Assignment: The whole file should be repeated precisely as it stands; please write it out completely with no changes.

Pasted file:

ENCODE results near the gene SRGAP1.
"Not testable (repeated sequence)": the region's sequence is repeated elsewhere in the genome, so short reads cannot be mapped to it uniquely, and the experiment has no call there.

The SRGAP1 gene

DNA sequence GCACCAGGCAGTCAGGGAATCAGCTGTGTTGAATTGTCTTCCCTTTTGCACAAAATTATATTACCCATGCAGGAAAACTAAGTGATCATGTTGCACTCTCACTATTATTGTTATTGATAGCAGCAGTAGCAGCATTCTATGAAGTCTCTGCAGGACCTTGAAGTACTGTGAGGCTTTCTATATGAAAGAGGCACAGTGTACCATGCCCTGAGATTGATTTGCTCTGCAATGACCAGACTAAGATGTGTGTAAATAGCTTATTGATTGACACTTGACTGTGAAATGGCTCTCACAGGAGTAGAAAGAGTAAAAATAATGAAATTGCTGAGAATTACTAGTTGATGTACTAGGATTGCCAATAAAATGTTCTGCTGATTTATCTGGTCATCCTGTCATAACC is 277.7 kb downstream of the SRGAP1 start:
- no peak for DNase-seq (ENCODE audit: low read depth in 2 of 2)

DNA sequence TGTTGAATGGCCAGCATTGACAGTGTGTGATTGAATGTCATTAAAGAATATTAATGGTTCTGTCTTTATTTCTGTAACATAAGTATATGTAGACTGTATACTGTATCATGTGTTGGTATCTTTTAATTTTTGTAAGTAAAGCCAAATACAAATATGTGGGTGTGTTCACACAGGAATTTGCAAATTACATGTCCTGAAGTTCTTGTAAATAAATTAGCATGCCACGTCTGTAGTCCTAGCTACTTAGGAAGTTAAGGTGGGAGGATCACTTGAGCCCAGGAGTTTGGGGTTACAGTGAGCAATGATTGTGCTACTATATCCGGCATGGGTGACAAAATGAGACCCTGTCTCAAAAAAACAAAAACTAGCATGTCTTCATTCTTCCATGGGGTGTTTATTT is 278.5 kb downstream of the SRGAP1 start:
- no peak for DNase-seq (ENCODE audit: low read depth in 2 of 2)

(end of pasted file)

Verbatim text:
ENCODE results near the gene SRGAP1.
"Not testable (repeated sequence)": the region's sequence is repeated elsewhere in the genome, so short reads cannot be mapped to it uniquely, and the experiment has no call there.

The SRGAP1 gene

DNA sequence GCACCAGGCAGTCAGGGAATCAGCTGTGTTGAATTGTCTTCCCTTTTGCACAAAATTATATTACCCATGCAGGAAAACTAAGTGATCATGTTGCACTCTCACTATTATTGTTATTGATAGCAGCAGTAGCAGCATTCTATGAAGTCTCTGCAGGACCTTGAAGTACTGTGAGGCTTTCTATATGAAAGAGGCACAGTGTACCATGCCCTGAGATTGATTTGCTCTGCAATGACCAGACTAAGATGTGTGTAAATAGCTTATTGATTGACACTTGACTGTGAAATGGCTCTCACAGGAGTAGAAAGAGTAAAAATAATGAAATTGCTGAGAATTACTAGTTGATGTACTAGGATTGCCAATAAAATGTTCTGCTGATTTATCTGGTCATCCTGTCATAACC is 277.7 kb downstream of the SRGAP1 start:
- no peak for DNase-seq (ENCODE audit: low read depth in 2 of 2)

DNA sequence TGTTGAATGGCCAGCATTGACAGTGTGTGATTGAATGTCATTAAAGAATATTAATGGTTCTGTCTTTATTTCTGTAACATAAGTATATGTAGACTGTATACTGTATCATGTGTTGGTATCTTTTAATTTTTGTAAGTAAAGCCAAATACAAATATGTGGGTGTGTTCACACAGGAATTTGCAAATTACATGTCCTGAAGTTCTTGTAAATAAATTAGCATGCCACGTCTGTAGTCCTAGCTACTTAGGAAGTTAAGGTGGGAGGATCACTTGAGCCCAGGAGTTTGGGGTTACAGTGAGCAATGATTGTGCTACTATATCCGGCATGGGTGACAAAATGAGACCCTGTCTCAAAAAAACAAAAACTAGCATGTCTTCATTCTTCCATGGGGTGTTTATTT is 278.5 kb downstream of the SRGAP1 start:
- no peak for DNase-seq (ENCODE audit: low read depth in 2 of 2)